Make sure your loved ones know your plans. Always leave behind a copy of your itinerary, let people know if your plans change, and leave behind either a hard copy or a scan of your passport. If your passport is lost or stolen, it’s a lot easier issue a new one if you have a copy of the original. It will also make it a lot easier if there’s an emergency situation for your relatives to say to the authorities, “Here’s the documentation.”
Be vigilant, not terrified. Travel advisories are exactly that, advising you on the risks of traveling. The US State Department did not tell people not to travel; it was advice to take caution when you’re traveling. It’s something most regular travelers are already doing. My advice is simpler: If you see something, say something! Follow your gut. Travel – at least for vacation – should be about enjoyment and exploration, so if you’re uncomfortable, then it might not be worth it.
Let’s relate to more specific types of questions that many of you have contacted me about, such as: Is flying Turkish Air safe? Should I risk switching planes in Paris? How dangerous is it switching planes in Europe? Please understand that when you book a direct flight that is not nonstop, it usually will require disembarking one aircraft and going through some type of security procedure before boarding a new aircraft for your final destination. There is a fine shade of meaning between the words ‘transfer’ and ‘transit’ in the domain of airports. When you fly, for example, Alitalia from Tel Aviv to New York, you will transfer in Rome.
The transit or layover time is 3 hours and 10 minutes.
When you are in transit you are in a secure area that the general public does not have access to. Nobody from the transiting city can come and meet you unless you leave the airport. Your luggage will be booked through to your final destination and you will not see it. You’ll have the opportunity to visit duty free, get something to eat or enter the airline lounge if you’re eligible or pay for an entrance fee. From a point of security, you are as safe as you can be and far safer than if you had originated your trip in a European city, where security in entering the checkout counters remains spotty at best.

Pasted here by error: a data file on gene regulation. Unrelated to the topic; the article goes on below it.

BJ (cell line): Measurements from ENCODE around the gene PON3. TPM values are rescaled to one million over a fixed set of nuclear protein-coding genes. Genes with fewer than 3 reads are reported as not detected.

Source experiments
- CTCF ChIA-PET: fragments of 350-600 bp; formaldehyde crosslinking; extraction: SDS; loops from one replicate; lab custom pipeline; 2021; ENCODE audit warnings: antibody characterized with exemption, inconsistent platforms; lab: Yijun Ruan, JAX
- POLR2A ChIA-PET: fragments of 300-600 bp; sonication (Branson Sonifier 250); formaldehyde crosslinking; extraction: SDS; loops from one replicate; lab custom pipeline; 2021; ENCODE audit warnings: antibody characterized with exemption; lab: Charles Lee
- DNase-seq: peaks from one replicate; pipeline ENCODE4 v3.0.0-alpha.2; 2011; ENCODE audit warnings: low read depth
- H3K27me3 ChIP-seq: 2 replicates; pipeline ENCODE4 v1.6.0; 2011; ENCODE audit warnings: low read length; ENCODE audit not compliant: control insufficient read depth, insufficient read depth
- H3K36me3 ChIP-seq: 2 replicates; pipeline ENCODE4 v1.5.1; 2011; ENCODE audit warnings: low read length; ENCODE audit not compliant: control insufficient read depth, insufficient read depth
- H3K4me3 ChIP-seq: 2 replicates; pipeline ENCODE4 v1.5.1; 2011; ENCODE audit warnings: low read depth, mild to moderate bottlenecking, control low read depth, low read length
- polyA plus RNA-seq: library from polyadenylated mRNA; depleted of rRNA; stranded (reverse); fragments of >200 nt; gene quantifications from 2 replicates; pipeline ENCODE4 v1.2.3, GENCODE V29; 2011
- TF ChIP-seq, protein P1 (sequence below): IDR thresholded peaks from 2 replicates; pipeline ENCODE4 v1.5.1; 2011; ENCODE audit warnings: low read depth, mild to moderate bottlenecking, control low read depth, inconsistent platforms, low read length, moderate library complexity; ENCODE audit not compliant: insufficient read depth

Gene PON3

When traveling by plane from an airport in the European Union, you should keep in mind certain security requirements when packing and boarding.
Liquids carried in the aircraft cabin, such as aerosols, drinks, toothpaste, cosmetic creams or gels must be carried in a transparent plastic bag and no container may hold more than 100 ml. The volume restriction does not apply to medicines and baby foods. Dutyfree liquids purchased from any airport or airline may be carried as hand luggage, provided it remains inside the security bag (usually with a red border) Explosive and inflammable substances are of course banned.
At many EU and Turkish airports, passengers may be screened by body scanners, either as the primary method of screening or as an additional method to deal with higher security threats.
Like most travelers, I’ve long ago stopped taking security for granted. Bring it on, is my motto; the more the better. Ask me any question you want, profile me to your heart’s content. There is no shortage of people trying to kill me; I don’t plan to make it easy for them but not will I lock myself into a panic room.
Don’t forget how Marathon Man ends: Dustin Hoffman’s character, Babe, saunters out to Central Park, symbolically walking away in the opposite direction of the park’s joggers.
The writer is CEO of Ziontours, Jerusalem.
For questions and comments email him at firstname.lastname@example.org